Wednesday, 28 October 2020

“Pop”, Major League Baseballs Made In Costa Rica

Rawlings has been producing baseballs for MLB for more than four decades. A

While in Toronto (Canada) this week, I got a chance to a see Blue Jays baseball game on Saturday. And true to Jays’ style this season, they lost. Saturday’s game was the second of the three games with the Yankees, winning on Friday, losing Saturday and probably lose today, Sunday, the last home game of the 2017 season.

And true to Toronto fashion, the stadium Rogers Centre stadium, it was called the SkyDome when I was last there, was almost packed and people dolling out $12.15 for a beer and $7.5 for popcorn.

What was interesting for me, a fact that probably most of the fans there and even more watching on television, is that the balls used in Major League Baseball are made in Costa Rica.

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Yes sir, the finished baseball comes out of the Rawlings factory located in Turrialba, Costa Rica, west of San Jose, not too far from that volcano that keeps getting all the credit for putting the town on the map. Rawlings has been producing baseballs for MLB for more than four decades. And each shiny new baseball is delivered from a plant located some 60 km west of the capital city of San Jose.

Just in case you were wondering, Rawlings also makes the official Minor League baseballs but does so at a factory located in China. Unlike the Major League balls made in Costa Rica, the Minor League balls include a stamp indicating that they were made in China. This is probably due to some type of trade agreement between China and the United States.

And wouldn’t you know it, just two rows down, someone was sporting baseball cap from with “Costa Rica”. She was not Costa Rican, if she had, she would have been wearing a hat that can only be worn only by someone who has visited Costa Rica.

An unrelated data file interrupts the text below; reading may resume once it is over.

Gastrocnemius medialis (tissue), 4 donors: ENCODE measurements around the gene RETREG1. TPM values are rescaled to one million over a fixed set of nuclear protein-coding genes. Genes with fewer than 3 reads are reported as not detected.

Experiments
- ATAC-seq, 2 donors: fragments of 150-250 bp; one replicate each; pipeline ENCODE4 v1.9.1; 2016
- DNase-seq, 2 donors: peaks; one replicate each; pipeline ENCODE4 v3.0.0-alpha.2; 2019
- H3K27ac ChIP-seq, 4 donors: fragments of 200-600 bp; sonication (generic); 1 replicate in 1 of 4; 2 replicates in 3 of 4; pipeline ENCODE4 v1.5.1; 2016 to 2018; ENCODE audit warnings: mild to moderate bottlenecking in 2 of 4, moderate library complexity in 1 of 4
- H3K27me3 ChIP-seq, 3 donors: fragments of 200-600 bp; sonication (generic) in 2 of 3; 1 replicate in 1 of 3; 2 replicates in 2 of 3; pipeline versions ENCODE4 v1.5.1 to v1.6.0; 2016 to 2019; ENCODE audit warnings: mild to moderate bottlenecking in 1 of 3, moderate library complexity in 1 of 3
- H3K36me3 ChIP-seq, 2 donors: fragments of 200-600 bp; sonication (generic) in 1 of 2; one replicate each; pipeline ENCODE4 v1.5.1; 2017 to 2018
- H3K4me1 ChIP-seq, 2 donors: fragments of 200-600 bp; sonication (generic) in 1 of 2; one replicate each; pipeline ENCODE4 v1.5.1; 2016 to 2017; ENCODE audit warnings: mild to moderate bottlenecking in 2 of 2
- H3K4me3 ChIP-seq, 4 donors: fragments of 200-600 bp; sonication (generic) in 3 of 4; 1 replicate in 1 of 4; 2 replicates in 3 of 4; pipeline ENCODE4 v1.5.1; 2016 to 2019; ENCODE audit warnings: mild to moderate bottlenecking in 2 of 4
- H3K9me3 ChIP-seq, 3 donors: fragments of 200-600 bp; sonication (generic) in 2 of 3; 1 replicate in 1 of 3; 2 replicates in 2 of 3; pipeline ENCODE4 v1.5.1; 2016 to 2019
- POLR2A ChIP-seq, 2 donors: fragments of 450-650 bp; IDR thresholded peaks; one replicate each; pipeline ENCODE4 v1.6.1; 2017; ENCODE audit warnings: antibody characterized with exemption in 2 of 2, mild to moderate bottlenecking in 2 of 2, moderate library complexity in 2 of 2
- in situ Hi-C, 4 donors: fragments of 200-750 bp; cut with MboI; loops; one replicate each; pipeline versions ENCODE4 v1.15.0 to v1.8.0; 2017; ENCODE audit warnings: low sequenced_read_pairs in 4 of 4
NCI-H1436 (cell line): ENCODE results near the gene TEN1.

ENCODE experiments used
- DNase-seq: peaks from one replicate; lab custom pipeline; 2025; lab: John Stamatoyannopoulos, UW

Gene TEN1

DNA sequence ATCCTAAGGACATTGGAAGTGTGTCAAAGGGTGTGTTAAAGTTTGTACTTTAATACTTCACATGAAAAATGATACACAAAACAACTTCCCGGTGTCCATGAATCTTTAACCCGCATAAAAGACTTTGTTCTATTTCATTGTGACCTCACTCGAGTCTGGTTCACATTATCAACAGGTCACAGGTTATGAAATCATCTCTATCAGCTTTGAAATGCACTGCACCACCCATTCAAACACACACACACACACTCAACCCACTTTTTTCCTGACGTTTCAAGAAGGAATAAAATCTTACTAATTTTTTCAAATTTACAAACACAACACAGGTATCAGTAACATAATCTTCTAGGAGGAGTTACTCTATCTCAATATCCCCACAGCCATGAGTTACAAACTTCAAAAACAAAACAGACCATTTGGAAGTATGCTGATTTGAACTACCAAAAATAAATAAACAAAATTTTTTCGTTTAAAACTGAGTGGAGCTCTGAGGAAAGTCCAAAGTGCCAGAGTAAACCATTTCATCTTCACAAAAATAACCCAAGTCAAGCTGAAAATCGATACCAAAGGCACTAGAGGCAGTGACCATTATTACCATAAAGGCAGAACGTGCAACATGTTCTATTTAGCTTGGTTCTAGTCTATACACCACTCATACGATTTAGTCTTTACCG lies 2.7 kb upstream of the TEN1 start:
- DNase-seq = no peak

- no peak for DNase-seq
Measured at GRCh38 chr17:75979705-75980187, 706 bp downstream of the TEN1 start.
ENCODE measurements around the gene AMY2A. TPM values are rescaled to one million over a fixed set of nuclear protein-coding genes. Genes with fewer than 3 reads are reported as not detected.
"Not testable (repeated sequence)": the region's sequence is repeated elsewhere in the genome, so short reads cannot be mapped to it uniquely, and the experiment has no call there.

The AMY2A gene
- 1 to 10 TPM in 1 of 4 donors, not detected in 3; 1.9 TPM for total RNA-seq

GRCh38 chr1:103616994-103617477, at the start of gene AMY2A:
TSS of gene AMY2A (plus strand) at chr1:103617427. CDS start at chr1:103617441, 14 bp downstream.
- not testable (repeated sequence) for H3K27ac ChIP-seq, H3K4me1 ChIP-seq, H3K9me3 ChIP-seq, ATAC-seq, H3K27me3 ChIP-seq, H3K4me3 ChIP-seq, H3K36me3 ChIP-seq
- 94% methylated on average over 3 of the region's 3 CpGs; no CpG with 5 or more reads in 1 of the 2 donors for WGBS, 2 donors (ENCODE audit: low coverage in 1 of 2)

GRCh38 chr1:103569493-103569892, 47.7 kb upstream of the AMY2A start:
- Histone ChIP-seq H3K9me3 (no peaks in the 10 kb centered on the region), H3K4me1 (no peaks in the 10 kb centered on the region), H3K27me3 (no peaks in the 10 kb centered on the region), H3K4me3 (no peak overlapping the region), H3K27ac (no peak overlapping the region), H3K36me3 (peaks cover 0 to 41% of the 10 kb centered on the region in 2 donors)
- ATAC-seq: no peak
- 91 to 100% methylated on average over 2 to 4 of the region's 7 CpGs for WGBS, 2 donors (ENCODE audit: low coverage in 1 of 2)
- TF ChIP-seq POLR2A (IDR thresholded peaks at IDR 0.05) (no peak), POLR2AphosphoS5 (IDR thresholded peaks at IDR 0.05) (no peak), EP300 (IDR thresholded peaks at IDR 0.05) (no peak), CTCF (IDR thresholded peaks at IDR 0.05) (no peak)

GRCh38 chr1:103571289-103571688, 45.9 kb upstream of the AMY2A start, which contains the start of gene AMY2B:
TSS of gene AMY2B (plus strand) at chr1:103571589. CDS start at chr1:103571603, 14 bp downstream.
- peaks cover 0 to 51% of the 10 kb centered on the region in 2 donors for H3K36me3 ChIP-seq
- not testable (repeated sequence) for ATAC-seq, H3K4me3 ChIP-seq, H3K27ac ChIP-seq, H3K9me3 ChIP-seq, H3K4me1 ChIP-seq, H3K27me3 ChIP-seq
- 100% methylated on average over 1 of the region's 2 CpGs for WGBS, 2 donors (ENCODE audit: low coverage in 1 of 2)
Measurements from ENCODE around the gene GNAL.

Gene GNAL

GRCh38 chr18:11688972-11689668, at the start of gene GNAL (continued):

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To bring it all home, one of those balls, maybe even the same one being made when I last visited Turrialba, almost hit me in the nogging.

BTW, one of those Costa Rican balls almost hit me in the noggin, flying off the bat of Justin Smoak. Did not know they moved so fast, sure doesn’t seem so on television.

Off the bat…

As Smoak made contact with the ball, it turned into the stands behind home plate, over the meshed fence, bouncing off the glass a few rows behind me, landing some 5-7 rows in front of me, scooped by a very happy fan.

The blur (the white line above the batter/catcher) comes at me, over the mesh, pop against the glass several rows behiind me, back up front

I was taking this shot at the time, when I saw the (bullet) ball come flying in my direction.  Being in the aisle seat, I was leaning over to capture images without too of the backs of the heads in front of me. All saw was a blur as it went by, a pop behind me, and people up front scooping it up. My 5 fps (frames per second) wasn’t fast enough to catch it.

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Ricohttp://www.theqmedia.com
"Rico" is the crazy mind behind the Q media websites, a series of online magazines where everything is Q! In these times of new normal, stay at home. Stay safe. Stay healthy.

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